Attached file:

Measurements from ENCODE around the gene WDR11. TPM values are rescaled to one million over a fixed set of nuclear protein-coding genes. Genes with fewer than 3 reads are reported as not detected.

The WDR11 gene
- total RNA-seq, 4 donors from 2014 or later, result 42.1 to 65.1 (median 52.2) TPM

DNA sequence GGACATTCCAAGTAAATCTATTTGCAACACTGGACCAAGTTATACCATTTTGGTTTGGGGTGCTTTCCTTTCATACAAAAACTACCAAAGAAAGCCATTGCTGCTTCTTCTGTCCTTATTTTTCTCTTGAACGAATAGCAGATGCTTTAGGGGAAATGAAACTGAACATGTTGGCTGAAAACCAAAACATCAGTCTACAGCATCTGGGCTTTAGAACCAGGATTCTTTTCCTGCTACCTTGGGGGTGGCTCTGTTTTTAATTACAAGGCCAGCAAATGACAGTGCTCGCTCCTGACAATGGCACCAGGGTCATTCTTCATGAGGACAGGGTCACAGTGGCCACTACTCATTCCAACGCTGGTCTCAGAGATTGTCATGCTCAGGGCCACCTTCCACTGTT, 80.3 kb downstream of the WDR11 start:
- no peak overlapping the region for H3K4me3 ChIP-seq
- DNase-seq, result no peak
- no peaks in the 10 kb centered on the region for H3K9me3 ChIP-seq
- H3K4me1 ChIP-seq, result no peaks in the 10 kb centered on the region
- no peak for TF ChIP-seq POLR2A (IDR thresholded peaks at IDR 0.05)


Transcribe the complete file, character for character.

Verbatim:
Measurements from ENCODE around the gene WDR11. TPM values are rescaled to one million over a fixed set of nuclear protein-coding genes. Genes with fewer than 3 reads are reported as not detected.

The WDR11 gene
- total RNA-seq, 4 donors from 2014 or later, result 42.1 to 65.1 (median 52.2) TPM

DNA sequence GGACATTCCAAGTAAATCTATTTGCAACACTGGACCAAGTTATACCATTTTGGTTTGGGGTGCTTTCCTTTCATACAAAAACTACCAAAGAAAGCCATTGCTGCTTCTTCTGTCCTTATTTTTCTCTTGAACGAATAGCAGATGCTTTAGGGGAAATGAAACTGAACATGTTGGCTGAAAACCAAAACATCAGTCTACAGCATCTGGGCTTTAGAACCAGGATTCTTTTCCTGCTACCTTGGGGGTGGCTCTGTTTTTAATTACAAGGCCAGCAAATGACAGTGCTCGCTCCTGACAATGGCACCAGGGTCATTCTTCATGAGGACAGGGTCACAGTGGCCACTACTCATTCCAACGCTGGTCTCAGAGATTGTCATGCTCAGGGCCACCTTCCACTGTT, 80.3 kb downstream of the WDR11 start:
- no peak overlapping the region for H3K4me3 ChIP-seq
- DNase-seq, result no peak
- no peaks in the 10 kb centered on the region for H3K9me3 ChIP-seq
- H3K4me1 ChIP-seq, result no peaks in the 10 kb centered on the region
- no peak for TF ChIP-seq POLR2A (IDR thresholded peaks at IDR 0.05)